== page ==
Predatory cue use in flush responses of a colonial nesting seabird during polar bear foraging

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Animal Behaviour



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common eider, drone, dynamic risk assessment, path analysis, polar bear, predator cue, Somateria mollissima, Ursus maritimus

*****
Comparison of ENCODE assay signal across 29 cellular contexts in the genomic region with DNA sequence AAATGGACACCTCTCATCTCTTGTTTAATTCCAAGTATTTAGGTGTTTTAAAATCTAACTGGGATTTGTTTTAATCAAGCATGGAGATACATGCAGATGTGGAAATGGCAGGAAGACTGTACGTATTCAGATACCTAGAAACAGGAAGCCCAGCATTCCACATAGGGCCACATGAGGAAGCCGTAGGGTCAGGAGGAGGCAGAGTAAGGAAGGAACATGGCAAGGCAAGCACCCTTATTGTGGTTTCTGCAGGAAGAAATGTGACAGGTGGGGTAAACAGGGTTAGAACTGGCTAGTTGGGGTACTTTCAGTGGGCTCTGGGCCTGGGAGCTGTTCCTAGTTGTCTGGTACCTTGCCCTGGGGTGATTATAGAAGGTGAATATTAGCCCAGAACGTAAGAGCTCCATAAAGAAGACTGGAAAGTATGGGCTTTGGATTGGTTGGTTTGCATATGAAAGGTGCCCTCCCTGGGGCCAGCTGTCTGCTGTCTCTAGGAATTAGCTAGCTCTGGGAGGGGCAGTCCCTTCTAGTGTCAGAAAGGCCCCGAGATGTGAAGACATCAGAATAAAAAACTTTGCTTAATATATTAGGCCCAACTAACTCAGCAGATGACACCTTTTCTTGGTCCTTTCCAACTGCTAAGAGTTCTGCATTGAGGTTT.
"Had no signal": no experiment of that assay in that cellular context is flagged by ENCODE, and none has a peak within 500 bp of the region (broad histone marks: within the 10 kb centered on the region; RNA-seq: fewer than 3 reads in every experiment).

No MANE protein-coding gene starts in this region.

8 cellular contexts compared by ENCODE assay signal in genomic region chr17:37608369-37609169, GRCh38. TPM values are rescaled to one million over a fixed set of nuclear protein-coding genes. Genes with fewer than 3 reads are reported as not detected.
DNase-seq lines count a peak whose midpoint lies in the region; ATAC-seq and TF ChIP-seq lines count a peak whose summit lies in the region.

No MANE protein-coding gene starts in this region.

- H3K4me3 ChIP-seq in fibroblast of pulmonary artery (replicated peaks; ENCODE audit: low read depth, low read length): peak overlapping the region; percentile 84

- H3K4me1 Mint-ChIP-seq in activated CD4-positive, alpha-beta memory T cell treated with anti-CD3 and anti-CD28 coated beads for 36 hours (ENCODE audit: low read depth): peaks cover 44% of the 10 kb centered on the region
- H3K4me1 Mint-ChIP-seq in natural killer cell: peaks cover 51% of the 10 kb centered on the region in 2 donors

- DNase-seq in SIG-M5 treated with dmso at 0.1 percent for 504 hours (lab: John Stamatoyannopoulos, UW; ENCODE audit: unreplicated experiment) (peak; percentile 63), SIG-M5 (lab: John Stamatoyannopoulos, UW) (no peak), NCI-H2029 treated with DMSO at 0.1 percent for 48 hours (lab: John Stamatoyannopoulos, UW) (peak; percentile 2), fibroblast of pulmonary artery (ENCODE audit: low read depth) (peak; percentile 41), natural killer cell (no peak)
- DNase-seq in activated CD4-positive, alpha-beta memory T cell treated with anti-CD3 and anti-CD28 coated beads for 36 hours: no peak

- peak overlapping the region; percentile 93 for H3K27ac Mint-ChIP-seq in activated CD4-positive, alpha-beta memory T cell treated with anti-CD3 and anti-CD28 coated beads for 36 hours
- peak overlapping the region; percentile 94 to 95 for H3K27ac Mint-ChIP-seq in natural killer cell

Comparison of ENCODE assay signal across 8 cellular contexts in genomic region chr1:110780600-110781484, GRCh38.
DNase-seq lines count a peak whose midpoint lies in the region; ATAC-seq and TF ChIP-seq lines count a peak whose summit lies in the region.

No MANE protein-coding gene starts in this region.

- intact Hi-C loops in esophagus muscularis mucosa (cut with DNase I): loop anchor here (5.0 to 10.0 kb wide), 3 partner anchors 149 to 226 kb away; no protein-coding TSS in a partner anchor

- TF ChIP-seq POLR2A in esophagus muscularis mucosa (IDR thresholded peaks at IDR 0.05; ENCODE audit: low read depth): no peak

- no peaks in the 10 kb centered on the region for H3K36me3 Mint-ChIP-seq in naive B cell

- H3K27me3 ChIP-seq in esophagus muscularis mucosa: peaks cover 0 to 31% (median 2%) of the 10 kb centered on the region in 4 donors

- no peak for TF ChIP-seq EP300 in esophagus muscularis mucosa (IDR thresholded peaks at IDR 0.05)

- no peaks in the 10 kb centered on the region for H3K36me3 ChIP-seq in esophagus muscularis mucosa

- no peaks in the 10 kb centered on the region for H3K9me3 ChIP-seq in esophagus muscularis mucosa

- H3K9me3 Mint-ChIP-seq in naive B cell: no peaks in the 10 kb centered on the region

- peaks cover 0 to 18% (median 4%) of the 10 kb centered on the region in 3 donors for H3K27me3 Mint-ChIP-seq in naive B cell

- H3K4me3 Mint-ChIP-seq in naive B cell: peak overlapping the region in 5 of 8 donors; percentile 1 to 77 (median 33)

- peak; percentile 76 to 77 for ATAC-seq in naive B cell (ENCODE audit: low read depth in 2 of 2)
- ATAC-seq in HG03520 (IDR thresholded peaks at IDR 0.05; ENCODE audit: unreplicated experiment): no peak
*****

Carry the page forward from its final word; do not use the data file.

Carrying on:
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Nest predation is a primary cause of reproductive failure in birds; thus, predators apply strong selective pressure on nesting behaviour, especially risk assessment behaviours during predator encounters at nests. Prey's risk assessments are not static; rather, dynamic risk assessment theory predicts that prey assess risk in real-time and update it according to changes in cues posed by the predator(s). We used drone videography to film nest-flushing behaviours of common eiders, Somateria mollissima, in response to foraging polar bears, Ursus maritimus, on East Bay Island (Nunavut, Canada). We assessed how cue use influenced flushing behaviour and nest fate in a path analysis using 200 observations of 193 eiders in 2017. Our most supported model found that more direct angles of visual gaze and travel angle by polar bears resulted in conspicuous nest flushes by eiders (β = −0.236 ± 0.059), whereas the presence of herring gulls, Larus argentatus, resulted in more discrete flushes of hens walking from their nests (β = −0.181 ± 0.059). Shorter flush initiation distances between eiders and approaching bears resulted in greater nest predation by polar bears (β = −0.203 ± 0.076). We found no support that an eider's visibility from the nest influenced any component of flushing behaviour. We suggest that during encounters with bears, eiders are capable of assessing risk and making appropriate behavioural decisions to reduce the chances of nest loss. However, as the colony experienced heavy predation by bears in 2017, behavioural responses alone appear to be insufficient to mitigate polar bear predation at the population level.